One of the reasons I’m so passionate about the work I do and the lessons I teach during my keynotes is because they’re lessons I’ve had to learn myself (often the hard way!).

Almost EVERYTHING I share on stage and on page today are things I did the polar opposite of when I was younger.

The most glaring example is mindset.

In my teens and early 20’s I was THE KING of blaming, complaining, and making excuses.

Anytime things didn’t go my way – it was someone else’s fault. I severely lacked personal accountability.

As a freshman basketball player at Elon… I got a decent amount of playing time (and even started a handful of games).

And with typical youthful arrogance, I figured that would continue for the rest my college career. I mean, if I played a lot as a freshman, why wouldn’t I continue to play a lot the next three years?

That misguided assumption led to complacency the off season after my freshman year. I mailed it in. I did the bare minimum. I stopped working on my game during the Unseen Hours.

While I coasted, my teammates got better. While I thought I had ‘arrived’, our coach recruited more talented players.

The result?

I hardly played at all my sophomore season.

Which was absolutely justified to EVERYONE but me.

I was so unaware and hardheaded.

Instead of my demotion serving as a much needed wakeup call – to get back to work and try to EARN more playing time – I made excuses, blamed my coach, and complained.

Instead of having the courage to rise to the challenge, I took the cowardice approach and did even less.

“If I’m not gonna play, why should I even bother coming in?”

I had it completely backwards.

I was selfish, apathetic, and entitled.

It was all about ME (and not the team).

To no surprise, this trend (of hardly ever playing) continued during my junior year.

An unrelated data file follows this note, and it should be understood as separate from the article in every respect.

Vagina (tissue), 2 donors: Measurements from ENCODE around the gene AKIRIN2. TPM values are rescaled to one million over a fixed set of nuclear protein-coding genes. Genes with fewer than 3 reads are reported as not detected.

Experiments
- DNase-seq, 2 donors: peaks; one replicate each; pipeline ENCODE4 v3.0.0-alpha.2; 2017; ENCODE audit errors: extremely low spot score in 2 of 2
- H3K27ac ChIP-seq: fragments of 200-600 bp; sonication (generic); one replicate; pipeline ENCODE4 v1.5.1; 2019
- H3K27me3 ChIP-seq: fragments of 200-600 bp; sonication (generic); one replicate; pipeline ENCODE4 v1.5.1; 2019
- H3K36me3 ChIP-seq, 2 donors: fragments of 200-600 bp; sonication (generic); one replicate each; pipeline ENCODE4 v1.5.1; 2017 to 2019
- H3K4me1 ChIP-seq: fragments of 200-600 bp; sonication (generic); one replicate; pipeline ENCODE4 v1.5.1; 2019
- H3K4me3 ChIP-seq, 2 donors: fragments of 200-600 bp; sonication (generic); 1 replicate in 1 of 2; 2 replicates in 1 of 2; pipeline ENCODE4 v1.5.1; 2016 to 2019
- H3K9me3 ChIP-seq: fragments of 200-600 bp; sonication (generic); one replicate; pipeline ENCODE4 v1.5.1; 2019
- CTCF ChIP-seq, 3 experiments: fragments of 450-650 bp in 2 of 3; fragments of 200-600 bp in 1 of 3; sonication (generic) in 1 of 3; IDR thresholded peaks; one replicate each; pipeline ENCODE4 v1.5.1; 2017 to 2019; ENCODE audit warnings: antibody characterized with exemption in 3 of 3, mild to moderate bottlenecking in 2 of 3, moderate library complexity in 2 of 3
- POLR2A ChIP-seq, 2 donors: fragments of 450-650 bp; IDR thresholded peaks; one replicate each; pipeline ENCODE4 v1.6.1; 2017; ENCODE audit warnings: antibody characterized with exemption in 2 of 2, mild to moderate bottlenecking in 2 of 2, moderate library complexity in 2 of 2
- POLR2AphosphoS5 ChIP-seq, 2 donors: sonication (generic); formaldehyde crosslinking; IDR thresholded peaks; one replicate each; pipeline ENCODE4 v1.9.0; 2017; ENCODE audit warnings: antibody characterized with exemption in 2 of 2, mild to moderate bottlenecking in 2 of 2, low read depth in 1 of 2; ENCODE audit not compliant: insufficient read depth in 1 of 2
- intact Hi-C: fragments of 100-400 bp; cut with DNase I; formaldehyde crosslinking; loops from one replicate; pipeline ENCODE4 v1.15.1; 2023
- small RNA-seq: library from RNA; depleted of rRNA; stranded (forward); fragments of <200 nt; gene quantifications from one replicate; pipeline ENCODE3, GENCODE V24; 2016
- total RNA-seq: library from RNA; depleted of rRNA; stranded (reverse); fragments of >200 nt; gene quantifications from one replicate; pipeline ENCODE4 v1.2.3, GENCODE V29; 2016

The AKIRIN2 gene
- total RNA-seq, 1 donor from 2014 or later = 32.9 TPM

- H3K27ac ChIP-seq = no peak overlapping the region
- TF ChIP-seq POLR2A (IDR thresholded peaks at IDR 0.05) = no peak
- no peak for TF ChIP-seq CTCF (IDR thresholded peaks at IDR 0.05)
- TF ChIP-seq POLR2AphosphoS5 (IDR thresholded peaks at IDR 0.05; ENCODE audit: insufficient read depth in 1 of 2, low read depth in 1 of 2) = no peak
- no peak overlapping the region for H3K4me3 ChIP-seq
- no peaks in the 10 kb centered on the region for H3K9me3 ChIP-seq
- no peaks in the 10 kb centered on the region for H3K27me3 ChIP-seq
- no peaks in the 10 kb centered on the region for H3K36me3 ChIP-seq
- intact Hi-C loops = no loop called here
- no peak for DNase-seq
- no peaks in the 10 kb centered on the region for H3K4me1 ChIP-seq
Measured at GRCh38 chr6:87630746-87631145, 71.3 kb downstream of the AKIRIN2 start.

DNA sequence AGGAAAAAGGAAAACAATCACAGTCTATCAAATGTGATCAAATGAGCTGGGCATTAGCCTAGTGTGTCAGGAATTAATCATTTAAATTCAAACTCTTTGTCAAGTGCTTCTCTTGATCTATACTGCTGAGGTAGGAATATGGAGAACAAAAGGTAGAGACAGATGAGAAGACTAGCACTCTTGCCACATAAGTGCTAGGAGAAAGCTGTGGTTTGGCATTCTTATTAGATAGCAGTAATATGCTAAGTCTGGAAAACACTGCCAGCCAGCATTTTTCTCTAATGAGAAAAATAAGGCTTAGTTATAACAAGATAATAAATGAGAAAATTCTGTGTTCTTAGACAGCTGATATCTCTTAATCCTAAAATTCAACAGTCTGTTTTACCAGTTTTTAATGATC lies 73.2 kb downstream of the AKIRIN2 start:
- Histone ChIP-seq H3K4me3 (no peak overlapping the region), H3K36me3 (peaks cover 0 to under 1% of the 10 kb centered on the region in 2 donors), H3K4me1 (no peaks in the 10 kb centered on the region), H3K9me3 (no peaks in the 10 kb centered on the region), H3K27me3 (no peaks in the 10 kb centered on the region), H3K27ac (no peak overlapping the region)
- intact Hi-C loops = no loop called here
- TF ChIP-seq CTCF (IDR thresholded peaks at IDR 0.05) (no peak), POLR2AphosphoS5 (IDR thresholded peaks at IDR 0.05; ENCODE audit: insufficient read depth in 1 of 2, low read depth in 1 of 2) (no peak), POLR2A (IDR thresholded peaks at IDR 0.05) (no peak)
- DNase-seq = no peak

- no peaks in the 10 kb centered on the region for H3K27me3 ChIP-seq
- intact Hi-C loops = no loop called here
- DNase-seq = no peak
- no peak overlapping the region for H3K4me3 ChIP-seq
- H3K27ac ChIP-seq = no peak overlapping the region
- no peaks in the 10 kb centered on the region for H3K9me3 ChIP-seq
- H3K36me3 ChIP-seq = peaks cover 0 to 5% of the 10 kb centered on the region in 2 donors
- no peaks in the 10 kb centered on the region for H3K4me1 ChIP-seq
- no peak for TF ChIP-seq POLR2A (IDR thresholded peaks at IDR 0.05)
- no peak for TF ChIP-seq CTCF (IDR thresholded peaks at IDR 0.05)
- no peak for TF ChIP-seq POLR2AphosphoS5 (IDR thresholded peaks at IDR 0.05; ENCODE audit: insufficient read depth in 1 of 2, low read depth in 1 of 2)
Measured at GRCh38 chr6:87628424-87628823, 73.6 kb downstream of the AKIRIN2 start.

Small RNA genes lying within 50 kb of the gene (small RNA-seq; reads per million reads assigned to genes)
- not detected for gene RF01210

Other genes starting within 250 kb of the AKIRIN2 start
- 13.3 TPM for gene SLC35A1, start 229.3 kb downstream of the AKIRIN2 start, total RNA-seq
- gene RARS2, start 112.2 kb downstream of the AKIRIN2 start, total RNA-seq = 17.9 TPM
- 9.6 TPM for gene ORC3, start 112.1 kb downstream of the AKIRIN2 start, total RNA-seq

Around mid-season, during a home game when we were up 25, my coach put me in with less than a minute to go.

I thought these as ‘scrub minutes.’

I felt humiliated.

My immature ego felt embarrassed.

The next morning I went into his office and said, “If you’re not gonna play me when the game matters, don’t bother playing me at all.”

And he didn’t.

I never played another minute of college basketball.

And rightfully so. After behaving like that, I didn’t deserve to play.

Fast forward 25 years… and it’s crazy for me to even write about this. It feels like a lifetime ago… and honestly feels like that wasn’t even me… like it was a completely different person.

Thankfully, I’ve matured a lot since then…

For starters, I can ‘see’ how misguided I was and how my attitude/perspective NOW is the exact opposite of what it was THEN.

I now ‘use’ that experience to heighten my empathy and compassion when I meet someone that has the same attitude I used to have (and people that blame, complain, and make excuses).

I’ve also forgiven my younger self for having such a selfish, entitled attitude! It’s clear to me now that my behavior then was a result of some very deep rooted insecurities and low level emotional intelligence and coping skills.

But I’m proud to say I am a better man today for having been such a knucklehead then!

I’m equally proud to say that I have since repaired my relationship with my coach. He’s one of my biggest supporters now. I’m so grateful for his grace and forgiveness!